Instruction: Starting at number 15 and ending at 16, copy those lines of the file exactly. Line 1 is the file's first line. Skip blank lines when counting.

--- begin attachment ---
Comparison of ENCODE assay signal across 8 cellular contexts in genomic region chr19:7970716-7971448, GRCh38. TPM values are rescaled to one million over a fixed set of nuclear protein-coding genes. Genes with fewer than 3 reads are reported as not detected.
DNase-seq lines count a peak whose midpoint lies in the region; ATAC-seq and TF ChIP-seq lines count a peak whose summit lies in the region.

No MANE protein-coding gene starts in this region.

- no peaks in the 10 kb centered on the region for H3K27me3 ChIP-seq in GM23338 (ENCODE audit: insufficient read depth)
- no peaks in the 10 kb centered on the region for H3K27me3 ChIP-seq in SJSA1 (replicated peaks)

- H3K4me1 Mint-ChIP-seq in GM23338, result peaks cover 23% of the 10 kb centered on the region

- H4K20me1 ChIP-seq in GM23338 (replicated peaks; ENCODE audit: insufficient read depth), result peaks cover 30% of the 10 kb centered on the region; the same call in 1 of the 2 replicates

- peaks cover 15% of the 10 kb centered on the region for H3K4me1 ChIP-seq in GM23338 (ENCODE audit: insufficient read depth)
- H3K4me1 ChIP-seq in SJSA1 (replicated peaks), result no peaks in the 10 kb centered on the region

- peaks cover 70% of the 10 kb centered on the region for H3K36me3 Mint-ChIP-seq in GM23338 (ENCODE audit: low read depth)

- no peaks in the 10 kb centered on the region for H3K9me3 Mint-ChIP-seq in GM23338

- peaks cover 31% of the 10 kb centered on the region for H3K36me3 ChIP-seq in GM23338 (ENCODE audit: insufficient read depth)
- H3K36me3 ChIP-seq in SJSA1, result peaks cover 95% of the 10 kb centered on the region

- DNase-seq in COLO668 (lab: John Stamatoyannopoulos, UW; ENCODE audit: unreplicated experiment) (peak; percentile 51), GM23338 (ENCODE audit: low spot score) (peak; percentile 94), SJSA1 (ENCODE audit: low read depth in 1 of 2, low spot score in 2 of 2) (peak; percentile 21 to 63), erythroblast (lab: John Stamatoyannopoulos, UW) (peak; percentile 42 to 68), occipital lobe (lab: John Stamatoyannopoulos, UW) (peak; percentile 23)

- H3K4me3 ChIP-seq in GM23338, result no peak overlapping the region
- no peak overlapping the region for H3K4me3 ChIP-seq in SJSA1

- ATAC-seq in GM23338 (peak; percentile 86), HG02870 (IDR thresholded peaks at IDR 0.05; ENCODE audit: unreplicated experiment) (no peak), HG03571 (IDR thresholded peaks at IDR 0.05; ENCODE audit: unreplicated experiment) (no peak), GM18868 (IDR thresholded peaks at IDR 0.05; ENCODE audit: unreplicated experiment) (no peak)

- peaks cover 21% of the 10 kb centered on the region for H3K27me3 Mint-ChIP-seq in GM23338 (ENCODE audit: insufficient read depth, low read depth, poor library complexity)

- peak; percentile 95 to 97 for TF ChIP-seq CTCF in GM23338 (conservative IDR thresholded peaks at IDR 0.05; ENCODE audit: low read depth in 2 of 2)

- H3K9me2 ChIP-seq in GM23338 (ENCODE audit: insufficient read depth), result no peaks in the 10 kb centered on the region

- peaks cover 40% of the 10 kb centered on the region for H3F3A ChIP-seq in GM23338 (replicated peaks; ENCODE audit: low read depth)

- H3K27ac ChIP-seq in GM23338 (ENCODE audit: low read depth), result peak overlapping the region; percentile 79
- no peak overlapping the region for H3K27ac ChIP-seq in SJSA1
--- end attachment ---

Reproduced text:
- H3K4me3 ChIP-seq in GM23338, result no peak overlapping the region
- no peak overlapping the region for H3K4me3 ChIP-seq in SJSA1